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One Doctor Says There’s Too Much Bad News About Alzheimer’sposted on June 21, 2012 - 2:33 pm
A neurologist in Texas is determined not to let all the bad news about Alzheimer’s get him down – or his patients. He says there’s too much fear-mongering in the media and I’m inclined to agree. While there’s no debating that Alzheimer’s is a very serious and ultimately fatal disease, sometimes even well-meaning Alzheimer’s advocates play up the most negative aspects, to help build public support.
Dr. Ronald Devere has just published a book humorously titled: “Memory Loss: Everything You Want to Know But Forget to Ask.” The book covers normal and abnormal memory changes; other conditions that can cause memory loss like thyroid conditions or sleep disorders; potential therapies; and how to get help.
Dr. Devere is an ardent advocate of early detection, because he rightly points out that there are life style changes and drug therapies that can be effective for people with memory loss and cognitive decline. He recommends such medications as Aricept; Cerefolin tablets (combination of B12 and folate); a Mediterranean diet; and 150 minutes of aerobic exercise a week. Read more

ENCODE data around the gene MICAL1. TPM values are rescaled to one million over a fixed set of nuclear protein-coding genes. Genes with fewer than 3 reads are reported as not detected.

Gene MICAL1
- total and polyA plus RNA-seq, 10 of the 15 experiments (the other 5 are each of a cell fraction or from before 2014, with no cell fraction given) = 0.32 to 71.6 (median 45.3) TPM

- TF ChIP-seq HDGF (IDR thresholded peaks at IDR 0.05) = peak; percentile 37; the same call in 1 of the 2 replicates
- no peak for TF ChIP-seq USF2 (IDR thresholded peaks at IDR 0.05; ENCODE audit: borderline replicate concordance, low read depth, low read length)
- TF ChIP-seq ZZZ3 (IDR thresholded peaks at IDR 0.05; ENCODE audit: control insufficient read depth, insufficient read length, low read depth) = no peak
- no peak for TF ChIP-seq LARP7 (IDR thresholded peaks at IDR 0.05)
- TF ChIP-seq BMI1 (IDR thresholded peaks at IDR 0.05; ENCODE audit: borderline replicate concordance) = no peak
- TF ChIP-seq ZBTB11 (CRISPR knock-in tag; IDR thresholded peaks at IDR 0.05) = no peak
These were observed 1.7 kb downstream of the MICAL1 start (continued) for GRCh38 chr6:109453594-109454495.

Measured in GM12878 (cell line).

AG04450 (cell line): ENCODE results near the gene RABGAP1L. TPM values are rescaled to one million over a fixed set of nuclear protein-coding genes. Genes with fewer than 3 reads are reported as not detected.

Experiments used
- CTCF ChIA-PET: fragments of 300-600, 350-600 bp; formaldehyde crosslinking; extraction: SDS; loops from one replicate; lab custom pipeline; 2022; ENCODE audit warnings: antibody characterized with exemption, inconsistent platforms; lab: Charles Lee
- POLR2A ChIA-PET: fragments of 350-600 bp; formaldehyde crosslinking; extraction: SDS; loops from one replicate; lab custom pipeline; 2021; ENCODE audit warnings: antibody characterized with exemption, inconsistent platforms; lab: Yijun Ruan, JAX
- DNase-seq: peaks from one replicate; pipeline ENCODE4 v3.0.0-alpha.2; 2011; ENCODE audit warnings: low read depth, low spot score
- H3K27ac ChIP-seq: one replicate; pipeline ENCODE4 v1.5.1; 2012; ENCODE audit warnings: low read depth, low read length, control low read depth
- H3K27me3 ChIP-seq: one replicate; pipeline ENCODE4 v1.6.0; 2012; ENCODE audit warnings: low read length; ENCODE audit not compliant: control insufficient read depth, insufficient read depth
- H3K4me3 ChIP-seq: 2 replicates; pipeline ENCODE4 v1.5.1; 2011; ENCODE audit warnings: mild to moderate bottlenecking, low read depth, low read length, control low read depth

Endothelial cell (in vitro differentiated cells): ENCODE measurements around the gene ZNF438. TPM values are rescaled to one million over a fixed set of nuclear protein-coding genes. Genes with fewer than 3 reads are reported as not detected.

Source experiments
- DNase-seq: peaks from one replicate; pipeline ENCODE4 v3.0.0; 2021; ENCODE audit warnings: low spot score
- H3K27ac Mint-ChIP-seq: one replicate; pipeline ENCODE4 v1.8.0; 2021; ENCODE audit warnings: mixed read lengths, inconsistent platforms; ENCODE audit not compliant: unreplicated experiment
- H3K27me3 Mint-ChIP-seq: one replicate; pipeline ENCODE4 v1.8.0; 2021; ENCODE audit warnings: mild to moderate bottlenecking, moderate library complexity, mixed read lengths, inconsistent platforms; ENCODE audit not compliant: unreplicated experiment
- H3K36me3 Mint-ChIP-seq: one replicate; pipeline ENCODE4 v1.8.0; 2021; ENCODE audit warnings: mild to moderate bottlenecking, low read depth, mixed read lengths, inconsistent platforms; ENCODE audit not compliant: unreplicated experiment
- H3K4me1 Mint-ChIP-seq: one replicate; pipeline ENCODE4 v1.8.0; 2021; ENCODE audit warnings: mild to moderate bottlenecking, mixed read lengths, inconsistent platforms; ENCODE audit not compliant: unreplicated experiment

The Alzheimer’s Association says certain medications, including the drugs Dr. Devere prescribes, may lessen symptoms for a limited period of time. They will not, however, stop the disease from progressing.
I applaud Dr. Devere’s self-described “glass half full” attitude since the negative hype doesn’t serve patients and can discourage people with memory loss from getting screened. If you are over the age of 65, or have a family history of Alzheimer’s, discuss a screening with your family physician. Research indicates that Alzheimer’s is present in the brain years before symptoms appear and PET scans are getting to the point where they can detect it.
Early detection gives the patient more say in their long term care and a family more time to plan for the future. It’s true that some people say the stigma of Alzheimer’s can be as burdensome as managing the disease itself. That’s why Dr. Devere’s effort to get the facts straight is all the more appreciated.